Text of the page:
Review: Fool Me Once – Karly Lane

Fool Me Once

Karly Lane

Allen & Unwin

ISBN: 9781760529246

RRP $29.99

 

Description:

Karly Lane has a wonderful way of creating a sense of place – These are books I know I can fall into and be transported.’ – Noveltea Corner on Return to Stringybark Creek

 

Farmer, Georgie Henderson manages a cattle farm in the New England region of NSW, but her dream has always been to buy back her family property, Tamban. Her every waking hour for years, has revolved around planning to make this dream become a reality.

 

When an unlikely meeting with Michael Delacourt at a rowdy B&S Ball sends them on a whirlwind romance, Georgie can’t believe it’s possible for life to be this good and her dream of buying back Tamban has, for the first time, taken a backseat to happiness.

 

But her world shatters when she discovers the shocking secret Michael has been trying to keep from her.

 

Can Michael convince her they still have a future? And after having her heart so thoroughly broken, can Georgie ever trust anyone again?

 

 

My View:

If you are looking for a read that will take you away from the everyday, from the covid -19 isolation stress, then this book is for you. This is the perfect escapist read.

 

I was drawn to the small-town settings, the B & S ball (I went to something similar when I was on school holidays staying at a friends in the country), the farm stay tourist venture…it all seemed very credible to me. This is the book that will transport you to outback Australia, the dust and the cattle, the windmills and water pumps…and the dramas that beset this small-town woman.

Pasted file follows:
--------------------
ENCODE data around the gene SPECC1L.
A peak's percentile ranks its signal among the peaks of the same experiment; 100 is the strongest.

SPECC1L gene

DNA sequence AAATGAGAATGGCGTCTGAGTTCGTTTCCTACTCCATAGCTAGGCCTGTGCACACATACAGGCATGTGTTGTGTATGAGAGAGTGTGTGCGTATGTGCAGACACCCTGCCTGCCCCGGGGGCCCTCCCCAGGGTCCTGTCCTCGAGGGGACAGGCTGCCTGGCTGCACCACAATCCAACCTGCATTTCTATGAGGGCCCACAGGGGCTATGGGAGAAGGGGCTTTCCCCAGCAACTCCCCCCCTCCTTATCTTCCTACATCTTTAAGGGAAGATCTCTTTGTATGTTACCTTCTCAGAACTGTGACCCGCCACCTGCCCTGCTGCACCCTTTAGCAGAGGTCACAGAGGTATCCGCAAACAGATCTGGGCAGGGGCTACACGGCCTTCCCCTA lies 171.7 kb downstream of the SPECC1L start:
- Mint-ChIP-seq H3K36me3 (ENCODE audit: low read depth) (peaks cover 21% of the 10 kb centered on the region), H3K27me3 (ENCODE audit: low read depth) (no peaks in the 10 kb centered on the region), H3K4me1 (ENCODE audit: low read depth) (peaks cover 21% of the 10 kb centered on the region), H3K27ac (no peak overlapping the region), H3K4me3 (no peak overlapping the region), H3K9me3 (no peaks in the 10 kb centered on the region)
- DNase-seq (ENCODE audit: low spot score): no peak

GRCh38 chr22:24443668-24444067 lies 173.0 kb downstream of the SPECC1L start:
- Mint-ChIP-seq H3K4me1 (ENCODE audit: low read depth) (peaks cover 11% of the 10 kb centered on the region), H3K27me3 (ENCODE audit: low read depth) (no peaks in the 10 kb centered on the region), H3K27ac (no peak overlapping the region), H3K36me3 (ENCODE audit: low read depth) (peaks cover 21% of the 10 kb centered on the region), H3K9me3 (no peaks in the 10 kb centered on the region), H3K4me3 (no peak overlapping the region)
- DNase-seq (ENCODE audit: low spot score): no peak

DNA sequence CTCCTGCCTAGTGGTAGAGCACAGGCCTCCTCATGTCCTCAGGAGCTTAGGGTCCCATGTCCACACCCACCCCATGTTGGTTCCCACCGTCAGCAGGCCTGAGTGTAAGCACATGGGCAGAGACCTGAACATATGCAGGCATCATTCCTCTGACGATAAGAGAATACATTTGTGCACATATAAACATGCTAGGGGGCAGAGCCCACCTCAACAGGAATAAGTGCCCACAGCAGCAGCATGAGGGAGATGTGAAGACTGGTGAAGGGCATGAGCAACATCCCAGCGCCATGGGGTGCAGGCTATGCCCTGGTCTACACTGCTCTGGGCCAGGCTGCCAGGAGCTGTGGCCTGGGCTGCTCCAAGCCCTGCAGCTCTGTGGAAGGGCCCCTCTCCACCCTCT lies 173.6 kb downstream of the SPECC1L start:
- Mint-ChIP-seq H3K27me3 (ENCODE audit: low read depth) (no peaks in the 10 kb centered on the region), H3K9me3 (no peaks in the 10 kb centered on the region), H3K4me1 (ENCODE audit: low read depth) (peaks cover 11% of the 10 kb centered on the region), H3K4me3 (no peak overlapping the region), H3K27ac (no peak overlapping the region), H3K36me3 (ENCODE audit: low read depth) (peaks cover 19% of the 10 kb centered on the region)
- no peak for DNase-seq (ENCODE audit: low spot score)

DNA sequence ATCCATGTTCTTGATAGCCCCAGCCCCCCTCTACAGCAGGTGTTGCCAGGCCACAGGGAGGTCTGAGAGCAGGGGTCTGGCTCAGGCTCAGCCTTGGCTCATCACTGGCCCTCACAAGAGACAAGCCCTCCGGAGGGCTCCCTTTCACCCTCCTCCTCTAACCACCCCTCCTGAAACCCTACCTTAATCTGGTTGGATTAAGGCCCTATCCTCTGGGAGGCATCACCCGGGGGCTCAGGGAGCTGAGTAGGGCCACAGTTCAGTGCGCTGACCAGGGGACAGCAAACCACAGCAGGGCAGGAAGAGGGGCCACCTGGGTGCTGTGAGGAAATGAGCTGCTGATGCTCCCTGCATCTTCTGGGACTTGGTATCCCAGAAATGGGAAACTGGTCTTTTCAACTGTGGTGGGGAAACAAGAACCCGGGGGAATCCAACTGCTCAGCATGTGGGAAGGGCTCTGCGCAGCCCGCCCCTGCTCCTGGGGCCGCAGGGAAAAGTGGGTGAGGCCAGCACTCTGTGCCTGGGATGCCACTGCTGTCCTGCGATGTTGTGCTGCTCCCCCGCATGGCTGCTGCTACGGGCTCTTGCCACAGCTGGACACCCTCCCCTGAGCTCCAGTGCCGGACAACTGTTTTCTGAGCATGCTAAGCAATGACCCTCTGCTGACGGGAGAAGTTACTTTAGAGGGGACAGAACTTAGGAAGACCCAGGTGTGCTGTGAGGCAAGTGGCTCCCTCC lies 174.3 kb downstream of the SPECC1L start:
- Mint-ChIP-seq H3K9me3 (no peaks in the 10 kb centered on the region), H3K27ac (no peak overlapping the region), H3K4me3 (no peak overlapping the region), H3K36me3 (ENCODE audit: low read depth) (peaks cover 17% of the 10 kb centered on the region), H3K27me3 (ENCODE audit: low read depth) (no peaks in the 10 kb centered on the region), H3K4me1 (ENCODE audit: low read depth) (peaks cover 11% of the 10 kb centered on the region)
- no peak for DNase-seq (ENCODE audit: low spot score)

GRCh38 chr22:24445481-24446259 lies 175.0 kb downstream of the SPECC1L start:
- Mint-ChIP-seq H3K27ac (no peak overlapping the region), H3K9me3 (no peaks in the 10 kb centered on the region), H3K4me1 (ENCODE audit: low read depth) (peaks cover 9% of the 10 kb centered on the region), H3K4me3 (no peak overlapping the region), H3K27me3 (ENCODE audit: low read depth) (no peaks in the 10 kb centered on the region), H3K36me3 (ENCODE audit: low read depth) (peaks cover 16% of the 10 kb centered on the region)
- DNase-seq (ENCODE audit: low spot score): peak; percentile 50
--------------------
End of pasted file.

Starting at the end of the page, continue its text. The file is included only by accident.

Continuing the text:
This is a very easy read and by that, I mean you turn the pages quickly; the characters leap off the page and into your imagination, the settings are vivid, the narrative is fast moving and dramatic, the resolution satisfying. This is armchair travelling at its best.

 

 

 

 

Review: Mammoth – Chris Flynn

 

 

Mammoth

Chris Flynn

University of Queensland Press

ISBN: 9780702262746

 

Description:

Narrated by a 13,000-year-old extinct American mastodon, Mammoth is the (mostly) true story of how the skull of a Tyrannosaurus bataar, a pterodactyl, a prehistoric penguin, the severed hand of an Egyptian mummy and the narrator himself came to be on sale at a 2007 natural history auction in Manhattan.

 

Ranging from the Pleistocene Epoch to nineteenth-century America and beyond, including detours to Napoleonic France and Nazi Germany, Mammoth illuminates a period of history when ideas about science and religion underwent significant change. By tracing how and when the fossils were unearthed, Mammoth traverses time and place to reveal humanity’s role in the inexorable destruction of the natural world.

 

My View:

This is not my usual sort of read – in fact it is probably unlike anything I have read before or will read again😊. The narrator is the voice of an extinct mammoth – one with a very droll sense of humour and a melodious story telling style. Simply put, I felt like I was a child, snuggled in a chair (or bed) being told a rambling bedtime story about the world as it was and how the hominids wreaked havoc and destruction on the environment.

 

The book is full of thought provoking and enlightening anecdotes, one that is a standout is the mammoth’s reflection on ownership. “Ownership is a strange, uniquely human notion. The bipeds are obsessed with staking their claim over places, people and things. I cannot understand it. No beast of air, land or sea ever asserted the right of possession over another creature, except to devour it. The hominids don’t even eat each other anymore.” p37.  Such a simply stated yet relevant observation, Mammoth is such a brilliant observer.

 

To complete this unusual read is a cast of curious (deceased, extinct, mummified or fossilised) creatures; the skull of a Tyrannosaurus bataar, a pterodactyl, a prehistoric penguin, the severed hand of an Egyptian mummy. I particularly liked the irreverent voice of the Tyrannosaurus bataar.